HgCapital has sold one division of German signal transmission business Hirschmann Group to Belden, a listed US rival, in a €245 million ($317 million) deal.
Hg is set to realise a return of over five times its original investment from the partial exit. It bought the Hirschmann Group in 2004 for €115 million, an investment that has proved to be one of its most successful German Mittlestand deals.
Since taking control of the business, Hg has sold off two under-performing non-core divisions, invested in new product development and reorganised the business into two separately-run divisions: Hirschmann Automation and Control, which sells networking components and electronic control systems, and Hirschmann Car Communication, which sells automotive components like car antennas and TV tuner systems.
The former is now one of the leading companies in the sector, recording sales of €190 million last year across Europe, North America and Asia. It operates in three main areas: industrial ethernet, which involves fibre optic and wireless networking devices; load moment indicators, used to stop cranes from tipping over; and electrical connectors, including intelligent switches that can be manipulated from outside a network.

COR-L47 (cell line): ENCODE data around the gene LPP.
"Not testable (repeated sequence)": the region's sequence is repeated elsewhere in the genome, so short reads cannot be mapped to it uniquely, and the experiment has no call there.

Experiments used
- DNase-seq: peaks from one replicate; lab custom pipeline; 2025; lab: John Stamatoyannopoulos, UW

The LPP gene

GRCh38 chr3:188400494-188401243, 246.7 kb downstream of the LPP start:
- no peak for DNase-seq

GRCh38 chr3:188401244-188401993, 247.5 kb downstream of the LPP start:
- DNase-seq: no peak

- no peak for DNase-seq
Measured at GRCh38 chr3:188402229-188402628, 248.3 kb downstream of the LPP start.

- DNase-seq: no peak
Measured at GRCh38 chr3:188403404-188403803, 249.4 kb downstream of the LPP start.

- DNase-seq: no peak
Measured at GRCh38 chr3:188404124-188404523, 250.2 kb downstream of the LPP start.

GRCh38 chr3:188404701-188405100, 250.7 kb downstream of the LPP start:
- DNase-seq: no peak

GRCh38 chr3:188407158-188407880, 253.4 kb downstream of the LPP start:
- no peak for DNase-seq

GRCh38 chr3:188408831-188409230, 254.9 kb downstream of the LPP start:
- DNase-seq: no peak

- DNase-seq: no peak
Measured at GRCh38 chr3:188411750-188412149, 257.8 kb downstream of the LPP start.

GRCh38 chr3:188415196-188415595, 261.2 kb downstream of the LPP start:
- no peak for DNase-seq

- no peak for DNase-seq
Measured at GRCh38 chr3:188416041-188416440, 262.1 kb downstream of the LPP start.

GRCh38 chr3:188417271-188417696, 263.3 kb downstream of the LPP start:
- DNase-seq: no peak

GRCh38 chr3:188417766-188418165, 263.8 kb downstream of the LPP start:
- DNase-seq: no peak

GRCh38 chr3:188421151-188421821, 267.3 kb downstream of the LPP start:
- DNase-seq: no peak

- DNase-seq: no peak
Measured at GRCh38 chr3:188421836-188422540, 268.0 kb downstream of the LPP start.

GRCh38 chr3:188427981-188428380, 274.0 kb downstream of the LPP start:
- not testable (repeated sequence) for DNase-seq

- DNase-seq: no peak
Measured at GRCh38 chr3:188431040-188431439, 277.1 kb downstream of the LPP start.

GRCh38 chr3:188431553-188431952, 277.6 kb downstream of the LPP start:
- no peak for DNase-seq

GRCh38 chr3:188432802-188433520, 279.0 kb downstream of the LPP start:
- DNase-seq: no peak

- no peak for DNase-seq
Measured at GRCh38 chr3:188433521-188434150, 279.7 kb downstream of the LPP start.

Belden, which is listed on the New York Stock Exchange, is a larger US rival of the Automation and Control division with revenues of $1.35 billion (€1.04 billion) last year. Its strength is currently in the connectors area, but it is hoping to expand into new markets. It plans to retain Hirschmann’s current managing director Reinhard Sitzmann to run the business.
Hg may look to make a full exit from the Hirschmann Group before too long. The firm also said it is considering strategic options for the smaller Car Communication division, which had sales of about €100 million last year and employs around 600 people. This may lead to a sale or a refinancing.
Justin von Simson, who led the deal for Hg in Germany, said the Mittlestand market remained challenging but attractive. “There’s plenty of high quality businesses; the challenge is to unlock them,” he said.